A word here about captioning quality: There are many formats and systems for captioning inclusion on visual materials, and good quality is essential. Some features to consider include the placement of the captioning, size, and contrast with background, so that captioning is accessible for all.
This has an added business benefit in terms of “search engine optimization” for companies speaking to the world on the Internet. Key word searching within captioning content is a growing use for captioning inclusion, as well as easy-to-provide translation for global commerce.
- Regarding theater and museum captioning, e.g. when your business is part of large travel, entertainment and tourist industries, there are providers of captioning for these venue and events also. Different systems as well as human professionals are able to demonstrate and provide services for employees, customers and visitors, allowing entry and access for all via captioning inclusion.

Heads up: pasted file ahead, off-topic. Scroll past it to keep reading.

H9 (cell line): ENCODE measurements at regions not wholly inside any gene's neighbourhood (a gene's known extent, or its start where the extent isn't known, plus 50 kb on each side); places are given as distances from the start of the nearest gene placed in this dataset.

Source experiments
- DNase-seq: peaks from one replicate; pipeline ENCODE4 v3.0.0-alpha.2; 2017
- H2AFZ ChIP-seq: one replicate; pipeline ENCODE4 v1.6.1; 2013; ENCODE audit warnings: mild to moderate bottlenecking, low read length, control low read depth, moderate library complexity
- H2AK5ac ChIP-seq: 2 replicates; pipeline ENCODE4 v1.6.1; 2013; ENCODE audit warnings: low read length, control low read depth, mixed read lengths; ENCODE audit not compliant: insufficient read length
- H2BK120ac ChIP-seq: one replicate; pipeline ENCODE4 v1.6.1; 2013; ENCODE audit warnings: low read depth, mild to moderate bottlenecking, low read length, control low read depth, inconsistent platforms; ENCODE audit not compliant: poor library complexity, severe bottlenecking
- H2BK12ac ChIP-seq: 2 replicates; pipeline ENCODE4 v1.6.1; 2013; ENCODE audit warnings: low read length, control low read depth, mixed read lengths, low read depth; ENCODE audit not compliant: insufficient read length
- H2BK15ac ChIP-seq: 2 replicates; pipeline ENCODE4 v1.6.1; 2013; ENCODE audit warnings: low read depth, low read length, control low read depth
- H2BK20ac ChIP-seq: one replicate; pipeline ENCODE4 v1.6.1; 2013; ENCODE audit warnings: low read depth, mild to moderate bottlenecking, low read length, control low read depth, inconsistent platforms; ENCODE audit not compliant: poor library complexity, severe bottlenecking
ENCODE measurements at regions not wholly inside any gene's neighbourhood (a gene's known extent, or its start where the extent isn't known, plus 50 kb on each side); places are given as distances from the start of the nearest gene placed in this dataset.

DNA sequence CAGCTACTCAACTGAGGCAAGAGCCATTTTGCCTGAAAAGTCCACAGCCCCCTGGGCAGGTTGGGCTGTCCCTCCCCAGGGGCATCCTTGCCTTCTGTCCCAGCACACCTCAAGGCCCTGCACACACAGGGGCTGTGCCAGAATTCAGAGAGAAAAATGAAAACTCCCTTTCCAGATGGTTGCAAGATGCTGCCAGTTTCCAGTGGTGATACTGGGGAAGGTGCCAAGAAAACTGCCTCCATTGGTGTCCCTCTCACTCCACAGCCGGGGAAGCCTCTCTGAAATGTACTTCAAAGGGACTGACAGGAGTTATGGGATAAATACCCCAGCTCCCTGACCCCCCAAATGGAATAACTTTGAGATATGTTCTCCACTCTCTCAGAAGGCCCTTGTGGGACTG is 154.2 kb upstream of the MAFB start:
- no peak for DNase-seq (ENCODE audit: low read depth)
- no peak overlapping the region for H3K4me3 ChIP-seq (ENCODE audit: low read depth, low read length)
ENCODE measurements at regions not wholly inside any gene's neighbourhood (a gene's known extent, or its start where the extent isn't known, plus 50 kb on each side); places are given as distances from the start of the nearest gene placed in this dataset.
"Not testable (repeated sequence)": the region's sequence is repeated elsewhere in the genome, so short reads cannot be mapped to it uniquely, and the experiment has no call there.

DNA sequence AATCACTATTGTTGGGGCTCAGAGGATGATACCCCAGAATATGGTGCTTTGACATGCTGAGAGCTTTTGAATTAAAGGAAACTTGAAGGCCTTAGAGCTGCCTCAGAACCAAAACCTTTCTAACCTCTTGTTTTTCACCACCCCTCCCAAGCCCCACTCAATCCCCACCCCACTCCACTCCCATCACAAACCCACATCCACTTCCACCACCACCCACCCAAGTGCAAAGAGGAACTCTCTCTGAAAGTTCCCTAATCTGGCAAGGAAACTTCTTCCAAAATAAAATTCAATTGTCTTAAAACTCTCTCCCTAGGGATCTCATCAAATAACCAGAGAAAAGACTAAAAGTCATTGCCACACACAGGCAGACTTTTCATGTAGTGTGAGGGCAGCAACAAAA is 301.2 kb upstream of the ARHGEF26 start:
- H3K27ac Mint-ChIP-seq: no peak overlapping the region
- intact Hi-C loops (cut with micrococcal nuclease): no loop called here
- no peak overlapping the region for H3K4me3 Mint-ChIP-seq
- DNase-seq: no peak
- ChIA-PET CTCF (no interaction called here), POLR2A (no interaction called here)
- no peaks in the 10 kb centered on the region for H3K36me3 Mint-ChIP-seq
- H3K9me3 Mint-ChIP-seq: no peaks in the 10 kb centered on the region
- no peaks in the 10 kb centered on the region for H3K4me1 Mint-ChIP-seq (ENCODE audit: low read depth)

Finally, entertainment captioning alone (television, movies and sports) is the best known use of communication access via speech-to-text across the country, and globally. As we write this document, for one example only, a five-year legal case involving one major cinema chain has just been settled with the result of requiring captioning devices to be available to customers across all their theaters. ADA laws require equal access for all.
Finer details remain to be considered outside of this document. Consider this essential reality – your valuable current employees and new employees, as well as employers themselves, may face a hearing loss as they age. While not limited to older adults, the incidence of serious hearing loss increases with age, and if clear communications are not easy to access, there are wasted hours and additional costs, making the inclusion of captioning and CART from day one a wise budget item.